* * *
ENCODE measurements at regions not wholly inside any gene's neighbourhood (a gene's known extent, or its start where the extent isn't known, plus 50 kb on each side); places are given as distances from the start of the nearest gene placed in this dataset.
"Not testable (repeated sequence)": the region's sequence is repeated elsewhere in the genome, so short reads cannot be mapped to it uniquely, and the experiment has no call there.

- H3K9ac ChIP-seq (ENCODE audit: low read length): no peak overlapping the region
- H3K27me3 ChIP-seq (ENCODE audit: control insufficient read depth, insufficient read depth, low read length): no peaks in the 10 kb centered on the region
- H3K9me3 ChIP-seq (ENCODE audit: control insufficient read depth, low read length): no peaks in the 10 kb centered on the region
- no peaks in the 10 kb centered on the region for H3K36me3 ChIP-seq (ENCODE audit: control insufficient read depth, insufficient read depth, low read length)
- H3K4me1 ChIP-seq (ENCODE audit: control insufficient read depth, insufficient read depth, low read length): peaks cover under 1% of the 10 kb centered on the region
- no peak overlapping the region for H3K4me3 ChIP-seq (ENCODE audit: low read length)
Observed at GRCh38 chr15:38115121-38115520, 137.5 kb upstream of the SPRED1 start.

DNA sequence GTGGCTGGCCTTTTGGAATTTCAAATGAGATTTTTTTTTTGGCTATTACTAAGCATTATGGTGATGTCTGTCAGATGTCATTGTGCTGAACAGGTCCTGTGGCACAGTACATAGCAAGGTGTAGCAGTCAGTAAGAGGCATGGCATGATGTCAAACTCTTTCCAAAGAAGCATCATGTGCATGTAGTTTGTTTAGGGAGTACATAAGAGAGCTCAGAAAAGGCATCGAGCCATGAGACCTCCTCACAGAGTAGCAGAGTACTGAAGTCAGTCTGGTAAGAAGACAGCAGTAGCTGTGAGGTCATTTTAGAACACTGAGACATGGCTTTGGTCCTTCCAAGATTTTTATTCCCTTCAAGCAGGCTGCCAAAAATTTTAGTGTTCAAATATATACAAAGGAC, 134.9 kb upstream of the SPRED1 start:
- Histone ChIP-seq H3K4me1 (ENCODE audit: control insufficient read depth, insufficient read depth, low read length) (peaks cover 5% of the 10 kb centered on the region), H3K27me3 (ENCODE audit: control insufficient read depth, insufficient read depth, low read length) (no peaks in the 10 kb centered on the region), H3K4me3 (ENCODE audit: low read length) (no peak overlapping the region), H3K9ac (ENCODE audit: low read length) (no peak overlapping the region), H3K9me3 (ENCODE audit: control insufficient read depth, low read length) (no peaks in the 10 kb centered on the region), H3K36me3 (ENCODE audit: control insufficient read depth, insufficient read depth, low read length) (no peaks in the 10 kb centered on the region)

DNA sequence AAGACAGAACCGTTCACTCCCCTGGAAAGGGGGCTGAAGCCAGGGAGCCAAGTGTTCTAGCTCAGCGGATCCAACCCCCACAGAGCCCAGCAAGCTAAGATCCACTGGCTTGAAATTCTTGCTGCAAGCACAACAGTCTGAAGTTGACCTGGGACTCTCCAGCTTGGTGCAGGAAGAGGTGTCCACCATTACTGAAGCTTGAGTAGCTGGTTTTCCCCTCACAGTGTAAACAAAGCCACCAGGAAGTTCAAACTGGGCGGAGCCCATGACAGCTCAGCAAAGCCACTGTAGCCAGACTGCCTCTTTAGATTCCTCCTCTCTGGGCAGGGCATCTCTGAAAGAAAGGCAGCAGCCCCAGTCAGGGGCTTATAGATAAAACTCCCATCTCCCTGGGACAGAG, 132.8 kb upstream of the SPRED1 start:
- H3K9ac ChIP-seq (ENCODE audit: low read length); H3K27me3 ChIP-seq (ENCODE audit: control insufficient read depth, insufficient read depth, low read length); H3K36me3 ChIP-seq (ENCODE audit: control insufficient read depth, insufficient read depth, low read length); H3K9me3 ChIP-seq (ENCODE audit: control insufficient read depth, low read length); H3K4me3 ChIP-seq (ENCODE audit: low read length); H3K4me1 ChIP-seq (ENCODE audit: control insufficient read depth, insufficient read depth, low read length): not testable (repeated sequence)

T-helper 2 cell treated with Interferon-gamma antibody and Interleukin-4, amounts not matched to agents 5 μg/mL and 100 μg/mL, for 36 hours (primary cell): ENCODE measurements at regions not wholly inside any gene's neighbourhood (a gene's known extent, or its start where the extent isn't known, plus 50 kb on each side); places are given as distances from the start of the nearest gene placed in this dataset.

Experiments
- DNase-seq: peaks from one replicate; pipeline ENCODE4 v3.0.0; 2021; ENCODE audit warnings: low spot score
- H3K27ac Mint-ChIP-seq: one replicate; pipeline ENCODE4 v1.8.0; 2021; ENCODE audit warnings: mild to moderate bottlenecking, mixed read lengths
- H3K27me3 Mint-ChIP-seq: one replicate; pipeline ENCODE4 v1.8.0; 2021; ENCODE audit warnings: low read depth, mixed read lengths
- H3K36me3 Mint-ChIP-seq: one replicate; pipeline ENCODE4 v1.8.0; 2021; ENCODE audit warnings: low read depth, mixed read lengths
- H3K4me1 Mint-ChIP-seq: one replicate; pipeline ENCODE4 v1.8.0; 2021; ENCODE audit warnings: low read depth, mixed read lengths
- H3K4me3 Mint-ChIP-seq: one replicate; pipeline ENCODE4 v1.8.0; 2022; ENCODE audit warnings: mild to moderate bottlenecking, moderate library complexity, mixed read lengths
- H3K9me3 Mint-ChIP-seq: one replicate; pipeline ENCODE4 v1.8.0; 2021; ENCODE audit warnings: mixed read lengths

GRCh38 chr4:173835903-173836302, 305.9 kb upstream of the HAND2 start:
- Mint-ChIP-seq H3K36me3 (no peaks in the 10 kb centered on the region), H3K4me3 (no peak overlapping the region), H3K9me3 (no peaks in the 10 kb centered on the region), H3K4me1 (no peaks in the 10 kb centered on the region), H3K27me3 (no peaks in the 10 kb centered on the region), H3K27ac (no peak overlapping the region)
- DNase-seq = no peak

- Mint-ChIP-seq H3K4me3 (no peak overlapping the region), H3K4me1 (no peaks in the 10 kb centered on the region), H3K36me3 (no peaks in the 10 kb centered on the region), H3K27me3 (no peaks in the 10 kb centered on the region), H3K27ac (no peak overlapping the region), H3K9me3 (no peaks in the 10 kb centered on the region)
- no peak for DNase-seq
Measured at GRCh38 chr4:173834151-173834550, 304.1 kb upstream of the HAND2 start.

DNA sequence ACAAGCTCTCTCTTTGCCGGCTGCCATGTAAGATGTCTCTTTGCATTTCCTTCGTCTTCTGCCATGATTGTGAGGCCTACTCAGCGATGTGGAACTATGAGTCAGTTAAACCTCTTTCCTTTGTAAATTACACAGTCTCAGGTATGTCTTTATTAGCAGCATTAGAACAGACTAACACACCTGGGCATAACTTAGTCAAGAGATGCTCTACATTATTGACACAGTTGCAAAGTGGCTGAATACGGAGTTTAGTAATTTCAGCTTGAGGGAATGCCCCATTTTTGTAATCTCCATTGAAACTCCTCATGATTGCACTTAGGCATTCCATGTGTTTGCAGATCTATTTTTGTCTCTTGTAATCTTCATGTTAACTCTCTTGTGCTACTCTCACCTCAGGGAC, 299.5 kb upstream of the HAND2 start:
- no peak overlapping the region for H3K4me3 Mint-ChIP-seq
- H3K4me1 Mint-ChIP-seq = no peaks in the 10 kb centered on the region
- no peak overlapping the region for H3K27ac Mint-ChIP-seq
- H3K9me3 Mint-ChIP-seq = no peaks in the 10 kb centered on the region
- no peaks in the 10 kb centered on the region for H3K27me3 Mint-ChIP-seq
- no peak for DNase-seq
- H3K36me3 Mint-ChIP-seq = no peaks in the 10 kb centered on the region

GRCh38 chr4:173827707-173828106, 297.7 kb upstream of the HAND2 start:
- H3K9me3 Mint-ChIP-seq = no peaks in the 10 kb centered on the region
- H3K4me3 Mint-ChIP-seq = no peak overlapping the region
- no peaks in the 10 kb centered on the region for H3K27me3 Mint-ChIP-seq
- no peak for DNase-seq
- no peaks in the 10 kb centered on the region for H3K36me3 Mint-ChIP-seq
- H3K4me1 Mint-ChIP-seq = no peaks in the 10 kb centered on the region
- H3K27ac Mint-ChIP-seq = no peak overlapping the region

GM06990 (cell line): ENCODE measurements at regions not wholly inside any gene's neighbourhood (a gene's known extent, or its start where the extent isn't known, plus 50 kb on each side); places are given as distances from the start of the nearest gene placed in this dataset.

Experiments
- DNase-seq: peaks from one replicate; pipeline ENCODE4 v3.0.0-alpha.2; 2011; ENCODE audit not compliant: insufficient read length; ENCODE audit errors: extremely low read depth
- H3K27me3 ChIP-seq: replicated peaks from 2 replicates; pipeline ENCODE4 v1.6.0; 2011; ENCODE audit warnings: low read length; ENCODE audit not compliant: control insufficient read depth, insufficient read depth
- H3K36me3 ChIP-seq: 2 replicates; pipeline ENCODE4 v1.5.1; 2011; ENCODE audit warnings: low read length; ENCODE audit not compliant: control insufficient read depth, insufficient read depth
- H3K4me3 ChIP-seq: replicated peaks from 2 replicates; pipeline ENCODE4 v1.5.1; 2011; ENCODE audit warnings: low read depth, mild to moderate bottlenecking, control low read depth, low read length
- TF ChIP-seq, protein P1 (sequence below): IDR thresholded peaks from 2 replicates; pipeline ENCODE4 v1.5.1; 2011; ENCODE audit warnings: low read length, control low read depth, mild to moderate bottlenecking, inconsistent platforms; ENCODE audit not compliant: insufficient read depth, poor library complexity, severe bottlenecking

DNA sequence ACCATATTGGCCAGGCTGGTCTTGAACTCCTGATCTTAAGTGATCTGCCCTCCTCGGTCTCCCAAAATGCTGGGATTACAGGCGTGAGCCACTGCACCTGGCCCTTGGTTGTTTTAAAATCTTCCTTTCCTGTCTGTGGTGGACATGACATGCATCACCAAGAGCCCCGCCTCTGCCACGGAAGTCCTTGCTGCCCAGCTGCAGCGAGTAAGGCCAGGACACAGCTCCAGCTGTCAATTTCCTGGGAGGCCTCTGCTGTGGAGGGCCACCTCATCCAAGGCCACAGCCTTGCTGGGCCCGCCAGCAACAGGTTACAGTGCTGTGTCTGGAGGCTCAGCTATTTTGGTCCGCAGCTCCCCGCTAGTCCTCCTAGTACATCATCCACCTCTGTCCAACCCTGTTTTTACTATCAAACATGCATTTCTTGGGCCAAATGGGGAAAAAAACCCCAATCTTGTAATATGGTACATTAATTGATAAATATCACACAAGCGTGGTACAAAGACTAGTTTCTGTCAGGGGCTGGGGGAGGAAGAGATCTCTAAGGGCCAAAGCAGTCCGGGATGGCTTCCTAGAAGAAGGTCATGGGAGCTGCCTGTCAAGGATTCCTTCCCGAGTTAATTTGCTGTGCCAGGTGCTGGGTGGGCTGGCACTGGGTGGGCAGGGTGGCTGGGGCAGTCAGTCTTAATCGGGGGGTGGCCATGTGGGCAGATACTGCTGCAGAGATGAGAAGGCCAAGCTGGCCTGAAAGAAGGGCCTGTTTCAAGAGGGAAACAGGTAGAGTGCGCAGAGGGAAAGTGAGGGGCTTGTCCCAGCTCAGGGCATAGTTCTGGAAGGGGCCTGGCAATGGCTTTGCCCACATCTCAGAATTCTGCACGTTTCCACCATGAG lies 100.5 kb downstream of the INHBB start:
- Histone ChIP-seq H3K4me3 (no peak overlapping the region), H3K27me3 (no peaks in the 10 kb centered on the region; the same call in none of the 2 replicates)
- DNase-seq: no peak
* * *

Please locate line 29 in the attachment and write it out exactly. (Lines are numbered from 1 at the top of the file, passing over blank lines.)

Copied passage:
DNA sequence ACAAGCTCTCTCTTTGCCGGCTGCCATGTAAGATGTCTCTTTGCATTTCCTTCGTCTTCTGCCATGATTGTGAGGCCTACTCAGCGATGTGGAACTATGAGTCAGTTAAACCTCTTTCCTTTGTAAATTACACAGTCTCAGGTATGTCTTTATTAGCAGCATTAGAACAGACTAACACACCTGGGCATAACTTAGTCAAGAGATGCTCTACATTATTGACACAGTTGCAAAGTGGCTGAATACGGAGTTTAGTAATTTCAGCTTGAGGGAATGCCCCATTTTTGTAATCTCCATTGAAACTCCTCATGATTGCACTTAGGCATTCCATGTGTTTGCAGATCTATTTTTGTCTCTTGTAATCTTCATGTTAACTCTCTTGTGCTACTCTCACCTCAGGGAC, 299.5 kb upstream of the HAND2 start: